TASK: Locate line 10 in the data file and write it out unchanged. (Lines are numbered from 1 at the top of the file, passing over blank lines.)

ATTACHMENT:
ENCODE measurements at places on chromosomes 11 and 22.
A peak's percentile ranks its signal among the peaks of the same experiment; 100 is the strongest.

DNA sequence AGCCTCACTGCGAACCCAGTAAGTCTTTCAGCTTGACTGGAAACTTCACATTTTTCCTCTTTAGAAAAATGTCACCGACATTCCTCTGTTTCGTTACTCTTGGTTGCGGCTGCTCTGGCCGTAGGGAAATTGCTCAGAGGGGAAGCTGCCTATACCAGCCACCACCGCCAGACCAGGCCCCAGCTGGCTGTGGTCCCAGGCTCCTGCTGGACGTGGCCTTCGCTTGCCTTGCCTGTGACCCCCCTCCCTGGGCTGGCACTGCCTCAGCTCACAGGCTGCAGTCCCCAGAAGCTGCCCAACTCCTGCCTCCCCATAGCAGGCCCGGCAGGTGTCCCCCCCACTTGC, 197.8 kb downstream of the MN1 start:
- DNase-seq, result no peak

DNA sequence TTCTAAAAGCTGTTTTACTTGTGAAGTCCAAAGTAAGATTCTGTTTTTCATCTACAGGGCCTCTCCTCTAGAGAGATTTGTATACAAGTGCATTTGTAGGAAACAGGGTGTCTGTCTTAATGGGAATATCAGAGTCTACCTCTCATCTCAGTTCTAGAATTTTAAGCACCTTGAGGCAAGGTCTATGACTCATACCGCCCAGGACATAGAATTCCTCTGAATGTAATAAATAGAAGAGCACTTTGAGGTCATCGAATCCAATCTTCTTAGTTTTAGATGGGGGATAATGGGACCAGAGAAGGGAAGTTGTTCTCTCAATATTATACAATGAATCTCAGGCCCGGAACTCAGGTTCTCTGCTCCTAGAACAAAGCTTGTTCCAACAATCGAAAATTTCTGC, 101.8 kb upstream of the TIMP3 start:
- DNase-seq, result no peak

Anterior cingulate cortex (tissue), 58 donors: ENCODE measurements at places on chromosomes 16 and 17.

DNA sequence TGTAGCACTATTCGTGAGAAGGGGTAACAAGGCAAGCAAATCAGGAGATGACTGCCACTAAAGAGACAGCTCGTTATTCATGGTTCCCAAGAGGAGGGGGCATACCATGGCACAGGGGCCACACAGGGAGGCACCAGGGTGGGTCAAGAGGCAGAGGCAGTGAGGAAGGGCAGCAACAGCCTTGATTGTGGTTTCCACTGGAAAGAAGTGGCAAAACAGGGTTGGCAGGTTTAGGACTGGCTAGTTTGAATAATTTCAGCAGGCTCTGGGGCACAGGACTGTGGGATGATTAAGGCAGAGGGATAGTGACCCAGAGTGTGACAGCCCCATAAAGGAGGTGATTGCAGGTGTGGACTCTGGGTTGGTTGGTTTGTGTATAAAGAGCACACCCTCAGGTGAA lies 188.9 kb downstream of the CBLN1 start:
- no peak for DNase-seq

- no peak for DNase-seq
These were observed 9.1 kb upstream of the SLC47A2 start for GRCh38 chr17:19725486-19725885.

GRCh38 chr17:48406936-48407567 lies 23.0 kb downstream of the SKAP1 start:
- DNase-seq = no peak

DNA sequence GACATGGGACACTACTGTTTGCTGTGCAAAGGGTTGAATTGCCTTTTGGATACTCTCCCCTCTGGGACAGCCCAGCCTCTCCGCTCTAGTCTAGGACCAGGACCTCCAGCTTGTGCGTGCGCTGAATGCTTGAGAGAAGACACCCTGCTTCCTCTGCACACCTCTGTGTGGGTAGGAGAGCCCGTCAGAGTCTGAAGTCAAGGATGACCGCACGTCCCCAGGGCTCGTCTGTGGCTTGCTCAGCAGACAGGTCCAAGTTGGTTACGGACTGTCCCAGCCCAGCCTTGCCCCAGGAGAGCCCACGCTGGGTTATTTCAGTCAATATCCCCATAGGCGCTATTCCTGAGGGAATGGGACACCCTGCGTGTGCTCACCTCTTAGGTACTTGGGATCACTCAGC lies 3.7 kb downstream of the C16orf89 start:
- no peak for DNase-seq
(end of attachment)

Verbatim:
- no peak for DNase-seq